Butcher Shop

at 533 Blockhouse Bay Road


Changes coming in our village mainstreet.

The building at 533 Bockhouse Bay Road is due for demolition, because the old original building was moving on its foundations, and it will be replaced with a new shop, and apartments.

In about 1930, No. 533 was a purpose built butchers shop. It had sawdust on the floor, a huge wooden butcher chopping block, a rail on which carcasses were hung, as well as a cool room at the rear. The front of the shop was distinctive, faced with hygienic looking white tiles, with “Butcher” written in black tiles.


Front of Shop with BUTCHER in black on a white background

Front of the shop

photo M. Curgenven


Harry Forman was the first butcher in the village and his shop was a great asset for the local housewives, giving them the opportunity to shop at hygienic premises, and offering a wider selection than that available from the horse and cart delivery, which previously had been their only option for fresh meat.


Advertisment for R. & A. Smith Top-Quality Butchers

Advertisment for R. & A. Smith, Butchers

The next proprietors were the Smith Brothers, Roy and Bill, who continued this business until Lynmall opened in 1967, the event which caused many of our village shops to close.

Our Archives have no record of the next tenants, let us know if perhaps you have information?

At one stage there was a book exchange here, well known for the proprietor’s cats sleeping in the window.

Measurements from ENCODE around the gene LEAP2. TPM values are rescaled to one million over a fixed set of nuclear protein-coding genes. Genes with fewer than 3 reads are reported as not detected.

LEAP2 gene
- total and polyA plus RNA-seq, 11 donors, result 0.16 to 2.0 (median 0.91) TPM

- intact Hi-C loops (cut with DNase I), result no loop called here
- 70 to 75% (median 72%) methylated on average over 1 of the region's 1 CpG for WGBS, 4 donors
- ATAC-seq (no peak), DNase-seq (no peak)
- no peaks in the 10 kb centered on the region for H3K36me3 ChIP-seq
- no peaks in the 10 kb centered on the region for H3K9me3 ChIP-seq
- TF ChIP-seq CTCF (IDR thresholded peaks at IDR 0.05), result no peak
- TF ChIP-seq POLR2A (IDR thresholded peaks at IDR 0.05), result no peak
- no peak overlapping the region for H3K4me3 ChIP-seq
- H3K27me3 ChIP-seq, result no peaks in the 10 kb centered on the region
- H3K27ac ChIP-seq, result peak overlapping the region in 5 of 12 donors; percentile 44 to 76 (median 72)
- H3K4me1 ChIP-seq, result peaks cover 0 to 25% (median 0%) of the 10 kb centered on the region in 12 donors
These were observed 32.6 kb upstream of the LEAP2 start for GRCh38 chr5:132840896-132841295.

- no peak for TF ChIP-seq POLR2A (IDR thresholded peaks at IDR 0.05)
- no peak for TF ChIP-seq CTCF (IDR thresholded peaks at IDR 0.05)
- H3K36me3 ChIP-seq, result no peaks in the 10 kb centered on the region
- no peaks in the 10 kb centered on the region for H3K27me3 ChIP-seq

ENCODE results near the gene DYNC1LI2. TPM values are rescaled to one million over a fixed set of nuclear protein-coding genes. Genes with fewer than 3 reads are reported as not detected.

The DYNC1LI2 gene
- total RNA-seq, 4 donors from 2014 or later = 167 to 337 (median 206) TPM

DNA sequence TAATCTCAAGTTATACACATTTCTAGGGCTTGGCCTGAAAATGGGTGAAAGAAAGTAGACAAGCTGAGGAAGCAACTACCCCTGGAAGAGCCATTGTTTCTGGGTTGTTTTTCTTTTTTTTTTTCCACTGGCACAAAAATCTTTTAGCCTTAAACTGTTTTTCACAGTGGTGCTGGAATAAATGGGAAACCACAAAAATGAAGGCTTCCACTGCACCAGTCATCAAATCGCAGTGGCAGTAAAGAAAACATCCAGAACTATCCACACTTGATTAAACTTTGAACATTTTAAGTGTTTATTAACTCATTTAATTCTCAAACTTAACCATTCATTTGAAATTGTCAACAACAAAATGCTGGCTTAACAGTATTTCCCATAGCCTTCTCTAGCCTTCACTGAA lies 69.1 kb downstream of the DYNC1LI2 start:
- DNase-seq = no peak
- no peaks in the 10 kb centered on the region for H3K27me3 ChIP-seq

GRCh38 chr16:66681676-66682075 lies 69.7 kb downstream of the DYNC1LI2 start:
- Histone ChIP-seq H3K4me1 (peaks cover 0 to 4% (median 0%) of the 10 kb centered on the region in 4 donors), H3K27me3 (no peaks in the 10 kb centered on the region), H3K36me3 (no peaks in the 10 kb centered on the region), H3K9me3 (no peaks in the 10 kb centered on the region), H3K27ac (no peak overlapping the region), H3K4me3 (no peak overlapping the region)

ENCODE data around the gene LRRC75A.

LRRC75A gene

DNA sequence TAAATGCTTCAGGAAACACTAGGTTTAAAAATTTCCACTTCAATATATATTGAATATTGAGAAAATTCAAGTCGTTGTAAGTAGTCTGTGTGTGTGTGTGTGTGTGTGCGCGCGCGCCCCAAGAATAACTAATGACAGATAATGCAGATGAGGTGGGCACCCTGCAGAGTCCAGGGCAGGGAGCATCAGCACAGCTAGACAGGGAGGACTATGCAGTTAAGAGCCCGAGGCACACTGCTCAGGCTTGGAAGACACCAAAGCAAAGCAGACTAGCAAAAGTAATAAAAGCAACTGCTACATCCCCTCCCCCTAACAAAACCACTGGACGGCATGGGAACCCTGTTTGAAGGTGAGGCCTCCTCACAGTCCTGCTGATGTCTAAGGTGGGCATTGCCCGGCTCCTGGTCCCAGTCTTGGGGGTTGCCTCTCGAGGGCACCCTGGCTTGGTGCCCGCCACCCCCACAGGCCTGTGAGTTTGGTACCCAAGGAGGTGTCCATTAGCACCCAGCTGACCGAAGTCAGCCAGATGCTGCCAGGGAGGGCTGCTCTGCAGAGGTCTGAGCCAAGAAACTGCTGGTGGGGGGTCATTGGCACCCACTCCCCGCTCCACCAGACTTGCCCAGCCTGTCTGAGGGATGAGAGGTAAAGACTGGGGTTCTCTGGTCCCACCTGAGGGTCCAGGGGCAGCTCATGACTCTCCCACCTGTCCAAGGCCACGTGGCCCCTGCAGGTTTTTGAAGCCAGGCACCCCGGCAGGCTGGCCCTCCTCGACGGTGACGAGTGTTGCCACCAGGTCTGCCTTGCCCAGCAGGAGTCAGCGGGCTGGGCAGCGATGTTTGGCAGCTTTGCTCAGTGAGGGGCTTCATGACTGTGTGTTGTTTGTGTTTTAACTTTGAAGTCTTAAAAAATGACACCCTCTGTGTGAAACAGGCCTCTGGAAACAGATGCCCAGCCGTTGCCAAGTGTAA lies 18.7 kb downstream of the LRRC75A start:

We understand after that the lawyer next door used it as office space. The shop then became ‘The Bay Dragon’ the proprietor, Judy, has been in the village for 15 years, and we hope to see her back again when the new building is completed.


Painting 2 people in a strawberry field

Mural of strawberry fields on the side of the shop

photo M. Curgenven

Unfortunately, despite our best efforts it is not possible to save the tiles on the front, because of the way in which they were attached, nor is it possible to save the mural on the side depicting Bill Woods (senior) with his daughter-in-law Jean, in his strawberry gardens in Exminster Street. The mural also depicts a typical kauri workman’s cottage in background, (similar to the cottage at 133 Taylor Street.) The mural was painted by Louis Statham Graphics in 2003.

Published in the society newsletter August 2018


The builing was demolished late August 2018.


Hoarding in front demoliton site

Shop demolition 31 August 2018

TR